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Catholic Leaders Criticize U.S. Attack on Assad Regime; Complicated Plight of Christians in Syria Continues

Catholic News Service reported on Friday that two Catholic leaders in Syria are criticizing the U.S. attack on the Bashar al-Assad regime that took place on Thursday, claiming it will only assure the continuation of the bloody civil war in the country, with Christians perhaps suffering the most.

“It is a shame that the United States administration didn’t wait until an honest United Nations investigation was thoroughly made into what is said to be a chemical air strike in Khan Shaykun,” Syriac Catholic Patriarch Ignace Joseph Younan told CNS.

“The agglomerate media and the supremacist policy of the USA just want the killing and destroying conflict in Syria to continue, and this primarily to kill whatever attempt to resolve the bloody crisis,” the Syrian-born Younan told CNS. Younan also served for fourteen years as bishop of the New Jersey-based Diocese of Our Lady of Deliverance for Syriac Catholics in the United States and Canada.

Bishop Georges Khazen, who serves Latin-rite Catholics in Aleppo, agreed that there should have been an investigation as to who perpetrated the chemical weapon attack before any military response, telling the Rome-based Fides news agency that the U.S. action “opens new disturbing scenarios for all.”

The Pentagon confirmed the launch of 59 Tomahawk land attack missiles on Thursday night as a retaliatory move following what appeared to be a chemical attack on civilians in Idlib province.

“The strikes were intended to deter the regime from using chemical weapons again,” Pentagon Spokesman Navy Capt. Jeff Davis said.

Davis said the strikes hit aircraft, hardened aircraft shelters, petroleum and logistical storage areas, ammunition supply bunkers, and air defense systems and radars.

In a speech explaining his actions, Trump said, in part:

Tonight, I ordered a targeted military strike on the airfield in Syria from where a chemical attack was launched. It is in the vital, national security interest of the United States to prevent and deter the spread and use of deadly chemical weapons. There can be no dispute that Syria used banned chemical weapons, violated its obligations under the chemical weapons convention and ignored the urging of the U.N. Security Council.

We ask for God’s wisdom as we face the challenge of our very troubled world. We pray for the lives of the wounded and for the souls of those who have passed, and we hope that as long as America stands for justice, that peace and harmony will in the end prevail.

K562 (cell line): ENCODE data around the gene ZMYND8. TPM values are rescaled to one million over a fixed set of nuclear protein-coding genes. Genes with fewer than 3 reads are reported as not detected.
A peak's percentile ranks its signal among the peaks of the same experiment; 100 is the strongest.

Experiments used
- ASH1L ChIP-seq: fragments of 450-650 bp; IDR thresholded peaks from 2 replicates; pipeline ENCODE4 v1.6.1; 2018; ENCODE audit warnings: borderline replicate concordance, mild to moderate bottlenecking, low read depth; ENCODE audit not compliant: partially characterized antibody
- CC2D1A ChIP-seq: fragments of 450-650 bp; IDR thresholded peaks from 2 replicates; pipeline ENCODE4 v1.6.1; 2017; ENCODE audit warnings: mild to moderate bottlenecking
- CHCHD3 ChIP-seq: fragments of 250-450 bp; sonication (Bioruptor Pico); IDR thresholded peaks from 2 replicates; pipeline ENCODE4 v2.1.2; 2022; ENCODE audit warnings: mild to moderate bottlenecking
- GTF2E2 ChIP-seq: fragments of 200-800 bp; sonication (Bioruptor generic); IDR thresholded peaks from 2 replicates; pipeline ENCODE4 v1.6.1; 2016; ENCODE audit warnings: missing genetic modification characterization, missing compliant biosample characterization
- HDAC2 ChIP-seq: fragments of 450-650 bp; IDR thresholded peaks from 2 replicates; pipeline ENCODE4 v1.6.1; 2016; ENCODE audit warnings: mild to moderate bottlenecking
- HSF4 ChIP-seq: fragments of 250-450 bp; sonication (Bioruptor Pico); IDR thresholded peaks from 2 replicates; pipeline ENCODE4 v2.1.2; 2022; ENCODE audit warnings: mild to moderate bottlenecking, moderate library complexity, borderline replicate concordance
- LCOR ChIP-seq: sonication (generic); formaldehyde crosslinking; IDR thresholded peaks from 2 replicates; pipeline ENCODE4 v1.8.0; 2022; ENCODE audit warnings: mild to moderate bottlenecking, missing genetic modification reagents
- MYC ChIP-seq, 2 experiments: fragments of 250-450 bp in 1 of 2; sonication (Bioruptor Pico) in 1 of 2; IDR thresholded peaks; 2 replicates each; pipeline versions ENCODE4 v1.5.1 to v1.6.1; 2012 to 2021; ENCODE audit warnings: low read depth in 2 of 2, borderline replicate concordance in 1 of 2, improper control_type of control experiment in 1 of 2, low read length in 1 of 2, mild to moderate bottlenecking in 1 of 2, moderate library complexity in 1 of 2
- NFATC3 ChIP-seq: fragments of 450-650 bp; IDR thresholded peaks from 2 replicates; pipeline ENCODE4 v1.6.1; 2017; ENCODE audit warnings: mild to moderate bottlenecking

The criticism by Christians of the U.S. attack against the Assad regime reflects the complicated lives of believers in Syria and the contrast of their lives before and since the civil war.

In December 2016, the Economist wrote about Christians caught in the civil war in Syria, now entering its seventh year, in an article entitled, “Aleppo presents a moral dilemma for Christian leaders”:

The leaders of Syria’s local churches have generally looked to President Bashar al-Assad as their protector; and their feeling that only Mr Assad guarantees their lives has deepened as the conflict has polarized, with fundamentalist Sunni fighters, murderously hostile to all other faiths, on one side and government forces backed by Shia militias and Russian air power on the other. In this state of affairs, only the latter coalition seems to offer Christian churches any chance of prolonging their precarious existence. Many would say Mr Assad is to blame for bringing about that polarization; but to a bishop on Syria’s front-line, survival probably matters more than political analysis.

To defend Mr. Assad seems morally outrageous, but calls for his removal risk sounding like a death-knell for fellow Christians.

The Economist cited Father Jacques Mourad who survived five months of captivity at the hands of Islamic terrorists. He said that, while “Sunni extremism” is a threat to Christians, they are not the only threat.

“The U.S. has been bombing Syria and Iraq for years, and now the Russians are doing so, too,” Mourad said. “And what have they achieved? Have they stopped the terrorist violence?

“Absolutely not,” Mourad said.

The BBC provided a backdrop for the Christian dilemma in an article it published in February 2015.

The founder of the Baath Party, which has ruled Syria since 1963, was a Christian, and Christians rose to senior positions in the party, government and security forces, although they are generally not seen to have any real power compared with their Alawite and Sunni colleagues.

Although, like other Syrians, they had very limited civil and political freedoms, Christians are believed to have valued the rights and protection accorded to minorities by Hafez al-Assad, who was president between 1971 and 2000, and by his son Bashar.

According to the BBC, Patriarch Gregorios III Laham sent a statement to a Catholic charity saying, “The future of Christians in Syria is threatened not by Muslims but by… chaos… and the infiltration of uncontrollable fanatical, fundamentalist groups.”

“Patriarch Gregorios said the threat to Christianity in Syria had wider implications for the religion’s future in the Middle East because the country had for decades provided a refuge for Christians from neighboring Lebanon, Iraq and elsewhere,” the BBC reported.

Still, there is no guarantee of the survival of Christianity in the cradle of the faith.

One year ago, Chaldean bishop of Aleppo, Antoine Audo, said that the Christian population in Syria has been reduced by two-thirds in five years — from 1.5 million to only 500,000.

Speaking at a press conference at the UN headquarters in Geneva, Audo said that the situation in Aleppo is even worse than in the rest of Syria where the Christian population had fallen from 160,000 to 40,000.

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